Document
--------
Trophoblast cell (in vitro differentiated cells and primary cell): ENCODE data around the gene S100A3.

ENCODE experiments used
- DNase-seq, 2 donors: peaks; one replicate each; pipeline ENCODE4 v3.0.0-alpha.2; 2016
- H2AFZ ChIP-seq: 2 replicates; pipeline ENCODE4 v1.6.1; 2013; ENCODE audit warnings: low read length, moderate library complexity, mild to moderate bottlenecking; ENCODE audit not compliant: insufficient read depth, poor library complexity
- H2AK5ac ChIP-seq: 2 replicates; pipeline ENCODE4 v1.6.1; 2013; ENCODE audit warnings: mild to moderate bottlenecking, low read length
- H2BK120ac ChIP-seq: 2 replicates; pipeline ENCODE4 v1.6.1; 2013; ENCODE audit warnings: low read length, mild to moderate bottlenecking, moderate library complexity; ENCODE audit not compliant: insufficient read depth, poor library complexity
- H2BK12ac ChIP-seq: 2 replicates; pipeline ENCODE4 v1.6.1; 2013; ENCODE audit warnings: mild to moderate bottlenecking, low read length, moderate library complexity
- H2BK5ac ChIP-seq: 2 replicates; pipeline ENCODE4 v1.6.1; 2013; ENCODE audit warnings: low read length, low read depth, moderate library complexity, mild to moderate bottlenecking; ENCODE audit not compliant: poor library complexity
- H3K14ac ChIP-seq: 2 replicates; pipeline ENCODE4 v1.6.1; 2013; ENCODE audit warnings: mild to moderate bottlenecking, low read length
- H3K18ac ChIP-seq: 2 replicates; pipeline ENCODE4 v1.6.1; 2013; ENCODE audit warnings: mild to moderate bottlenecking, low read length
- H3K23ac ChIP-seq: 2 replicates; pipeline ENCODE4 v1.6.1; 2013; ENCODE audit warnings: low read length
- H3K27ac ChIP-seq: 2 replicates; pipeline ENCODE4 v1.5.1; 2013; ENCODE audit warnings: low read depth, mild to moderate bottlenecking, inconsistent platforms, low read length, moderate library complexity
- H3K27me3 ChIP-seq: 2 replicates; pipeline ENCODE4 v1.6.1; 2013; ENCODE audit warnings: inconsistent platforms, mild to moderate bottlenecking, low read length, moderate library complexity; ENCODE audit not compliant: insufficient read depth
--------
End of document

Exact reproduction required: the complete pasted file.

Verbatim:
Trophoblast cell (in vitro differentiated cells and primary cell): ENCODE data around the gene S100A3.

ENCODE experiments used
- DNase-seq, 2 donors: peaks; one replicate each; pipeline ENCODE4 v3.0.0-alpha.2; 2016
- H2AFZ ChIP-seq: 2 replicates; pipeline ENCODE4 v1.6.1; 2013; ENCODE audit warnings: low read length, moderate library complexity, mild to moderate bottlenecking; ENCODE audit not compliant: insufficient read depth, poor library complexity
- H2AK5ac ChIP-seq: 2 replicates; pipeline ENCODE4 v1.6.1; 2013; ENCODE audit warnings: mild to moderate bottlenecking, low read length
- H2BK120ac ChIP-seq: 2 replicates; pipeline ENCODE4 v1.6.1; 2013; ENCODE audit warnings: low read length, mild to moderate bottlenecking, moderate library complexity; ENCODE audit not compliant: insufficient read depth, poor library complexity
- H2BK12ac ChIP-seq: 2 replicates; pipeline ENCODE4 v1.6.1; 2013; ENCODE audit warnings: mild to moderate bottlenecking, low read length, moderate library complexity
- H2BK5ac ChIP-seq: 2 replicates; pipeline ENCODE4 v1.6.1; 2013; ENCODE audit warnings: low read length, low read depth, moderate library complexity, mild to moderate bottlenecking; ENCODE audit not compliant: poor library complexity
- H3K14ac ChIP-seq: 2 replicates; pipeline ENCODE4 v1.6.1; 2013; ENCODE audit warnings: mild to moderate bottlenecking, low read length
- H3K18ac ChIP-seq: 2 replicates; pipeline ENCODE4 v1.6.1; 2013; ENCODE audit warnings: mild to moderate bottlenecking, low read length
- H3K23ac ChIP-seq: 2 replicates; pipeline ENCODE4 v1.6.1; 2013; ENCODE audit warnings: low read length
- H3K27ac ChIP-seq: 2 replicates; pipeline ENCODE4 v1.5.1; 2013; ENCODE audit warnings: low read depth, mild to moderate bottlenecking, inconsistent platforms, low read length, moderate library complexity
- H3K27me3 ChIP-seq: 2 replicates; pipeline ENCODE4 v1.6.1; 2013; ENCODE audit warnings: inconsistent platforms, mild to moderate bottlenecking, low read length, moderate library complexity; ENCODE audit not compliant: insufficient read depth